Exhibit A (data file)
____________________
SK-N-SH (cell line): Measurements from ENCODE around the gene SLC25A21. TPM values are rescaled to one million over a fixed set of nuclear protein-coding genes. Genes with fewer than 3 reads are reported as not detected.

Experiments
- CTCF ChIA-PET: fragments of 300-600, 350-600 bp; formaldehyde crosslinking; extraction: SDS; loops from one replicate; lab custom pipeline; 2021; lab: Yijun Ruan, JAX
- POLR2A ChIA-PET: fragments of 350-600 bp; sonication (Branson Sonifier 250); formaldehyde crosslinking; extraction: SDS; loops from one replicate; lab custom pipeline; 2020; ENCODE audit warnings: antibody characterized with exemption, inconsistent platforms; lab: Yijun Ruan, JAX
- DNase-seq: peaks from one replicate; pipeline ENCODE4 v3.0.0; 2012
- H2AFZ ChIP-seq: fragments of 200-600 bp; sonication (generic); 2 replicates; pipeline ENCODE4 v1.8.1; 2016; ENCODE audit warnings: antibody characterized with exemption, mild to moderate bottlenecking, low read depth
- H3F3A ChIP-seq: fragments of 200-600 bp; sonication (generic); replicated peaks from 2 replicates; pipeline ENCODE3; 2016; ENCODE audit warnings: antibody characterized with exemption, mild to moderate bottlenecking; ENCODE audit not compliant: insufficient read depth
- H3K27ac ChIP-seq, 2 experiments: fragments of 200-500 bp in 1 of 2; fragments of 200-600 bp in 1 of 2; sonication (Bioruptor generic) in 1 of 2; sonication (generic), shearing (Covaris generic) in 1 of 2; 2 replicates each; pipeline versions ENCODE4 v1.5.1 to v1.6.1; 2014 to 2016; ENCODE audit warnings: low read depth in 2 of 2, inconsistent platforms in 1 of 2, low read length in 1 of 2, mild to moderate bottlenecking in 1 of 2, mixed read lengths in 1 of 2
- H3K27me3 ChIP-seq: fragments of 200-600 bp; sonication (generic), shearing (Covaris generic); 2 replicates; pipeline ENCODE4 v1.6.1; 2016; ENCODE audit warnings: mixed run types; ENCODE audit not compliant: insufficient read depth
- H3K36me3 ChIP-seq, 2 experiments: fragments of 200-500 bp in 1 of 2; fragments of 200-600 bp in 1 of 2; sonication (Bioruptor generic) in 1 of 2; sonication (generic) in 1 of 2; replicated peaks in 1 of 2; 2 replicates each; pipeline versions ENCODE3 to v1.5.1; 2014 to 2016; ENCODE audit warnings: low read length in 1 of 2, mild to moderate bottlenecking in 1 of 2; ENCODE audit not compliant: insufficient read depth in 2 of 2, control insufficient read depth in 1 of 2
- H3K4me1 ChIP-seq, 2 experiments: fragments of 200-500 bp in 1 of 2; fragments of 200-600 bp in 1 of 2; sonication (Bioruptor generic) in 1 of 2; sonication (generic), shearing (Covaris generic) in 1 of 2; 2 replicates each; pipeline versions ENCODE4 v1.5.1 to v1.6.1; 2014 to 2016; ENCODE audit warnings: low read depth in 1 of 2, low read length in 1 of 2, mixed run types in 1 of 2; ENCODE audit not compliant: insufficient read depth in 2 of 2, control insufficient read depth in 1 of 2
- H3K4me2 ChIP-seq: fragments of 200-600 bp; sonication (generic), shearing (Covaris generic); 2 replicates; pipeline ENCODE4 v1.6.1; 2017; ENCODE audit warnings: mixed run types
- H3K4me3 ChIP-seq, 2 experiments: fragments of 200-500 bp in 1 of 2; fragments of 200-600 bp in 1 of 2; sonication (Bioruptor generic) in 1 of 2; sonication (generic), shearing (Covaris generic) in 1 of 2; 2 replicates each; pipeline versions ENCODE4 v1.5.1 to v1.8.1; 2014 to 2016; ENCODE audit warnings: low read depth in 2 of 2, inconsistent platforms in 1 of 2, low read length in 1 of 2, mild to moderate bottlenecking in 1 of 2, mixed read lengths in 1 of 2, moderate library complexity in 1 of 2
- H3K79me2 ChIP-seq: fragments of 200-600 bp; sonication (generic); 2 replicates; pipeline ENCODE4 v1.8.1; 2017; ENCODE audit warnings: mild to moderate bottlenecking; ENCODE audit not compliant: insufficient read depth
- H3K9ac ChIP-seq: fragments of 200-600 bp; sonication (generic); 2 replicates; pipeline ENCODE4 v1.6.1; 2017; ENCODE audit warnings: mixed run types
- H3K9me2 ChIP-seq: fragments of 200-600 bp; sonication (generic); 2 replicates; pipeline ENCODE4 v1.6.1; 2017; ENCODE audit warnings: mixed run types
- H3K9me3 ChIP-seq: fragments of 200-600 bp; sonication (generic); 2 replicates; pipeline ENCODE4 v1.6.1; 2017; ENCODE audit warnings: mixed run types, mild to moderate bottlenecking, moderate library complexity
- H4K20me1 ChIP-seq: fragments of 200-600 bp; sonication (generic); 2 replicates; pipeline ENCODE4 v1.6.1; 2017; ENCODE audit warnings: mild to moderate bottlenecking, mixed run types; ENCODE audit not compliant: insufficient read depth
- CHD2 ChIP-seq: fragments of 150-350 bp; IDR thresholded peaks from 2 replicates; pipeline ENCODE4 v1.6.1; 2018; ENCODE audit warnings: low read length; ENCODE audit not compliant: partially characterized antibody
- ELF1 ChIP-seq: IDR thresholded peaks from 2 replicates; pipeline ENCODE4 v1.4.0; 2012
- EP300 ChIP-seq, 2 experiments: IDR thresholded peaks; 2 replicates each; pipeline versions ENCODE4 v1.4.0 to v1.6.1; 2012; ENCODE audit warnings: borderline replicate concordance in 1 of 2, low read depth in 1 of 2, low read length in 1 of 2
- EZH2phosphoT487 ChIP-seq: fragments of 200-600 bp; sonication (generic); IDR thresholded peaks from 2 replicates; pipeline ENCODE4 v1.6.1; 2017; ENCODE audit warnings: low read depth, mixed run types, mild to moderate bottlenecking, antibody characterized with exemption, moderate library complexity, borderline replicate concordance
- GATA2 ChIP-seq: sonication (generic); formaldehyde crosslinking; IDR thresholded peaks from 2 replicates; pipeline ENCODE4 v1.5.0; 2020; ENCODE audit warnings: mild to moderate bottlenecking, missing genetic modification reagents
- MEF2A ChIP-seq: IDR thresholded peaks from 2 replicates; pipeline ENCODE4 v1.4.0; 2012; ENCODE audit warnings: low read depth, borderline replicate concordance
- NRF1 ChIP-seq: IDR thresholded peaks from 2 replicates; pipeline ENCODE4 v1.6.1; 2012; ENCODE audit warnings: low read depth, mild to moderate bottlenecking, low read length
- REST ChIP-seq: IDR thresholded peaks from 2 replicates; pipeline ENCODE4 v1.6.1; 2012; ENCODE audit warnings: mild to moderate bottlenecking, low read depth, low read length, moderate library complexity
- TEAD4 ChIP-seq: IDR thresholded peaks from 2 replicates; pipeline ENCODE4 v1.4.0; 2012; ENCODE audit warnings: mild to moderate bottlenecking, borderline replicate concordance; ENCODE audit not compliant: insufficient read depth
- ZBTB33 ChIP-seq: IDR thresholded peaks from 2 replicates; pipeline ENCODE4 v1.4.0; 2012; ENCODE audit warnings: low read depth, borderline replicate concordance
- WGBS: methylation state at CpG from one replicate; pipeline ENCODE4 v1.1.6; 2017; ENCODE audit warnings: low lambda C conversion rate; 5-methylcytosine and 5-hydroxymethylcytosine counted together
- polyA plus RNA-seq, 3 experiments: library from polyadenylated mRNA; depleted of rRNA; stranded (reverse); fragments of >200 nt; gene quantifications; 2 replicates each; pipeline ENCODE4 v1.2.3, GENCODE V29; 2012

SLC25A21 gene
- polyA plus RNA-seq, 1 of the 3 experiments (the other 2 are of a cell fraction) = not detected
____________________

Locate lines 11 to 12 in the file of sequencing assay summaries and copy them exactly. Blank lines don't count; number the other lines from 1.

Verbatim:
- H3K4me1 ChIP-seq, 2 experiments: fragments of 200-500 bp in 1 of 2; fragments of 200-600 bp in 1 of 2; sonication (Bioruptor generic) in 1 of 2; sonication (generic), shearing (Covaris generic) in 1 of 2; 2 replicates each; pipeline versions ENCODE4 v1.5.1 to v1.6.1; 2014 to 2016; ENCODE audit warnings: low read depth in 1 of 2, low read length in 1 of 2, mixed run types in 1 of 2; ENCODE audit not compliant: insufficient read depth in 2 of 2, control insufficient read depth in 1 of 2
- H3K4me2 ChIP-seq: fragments of 200-600 bp; sonication (generic), shearing (Covaris generic); 2 replicates; pipeline ENCODE4 v1.6.1; 2017; ENCODE audit warnings: mixed run types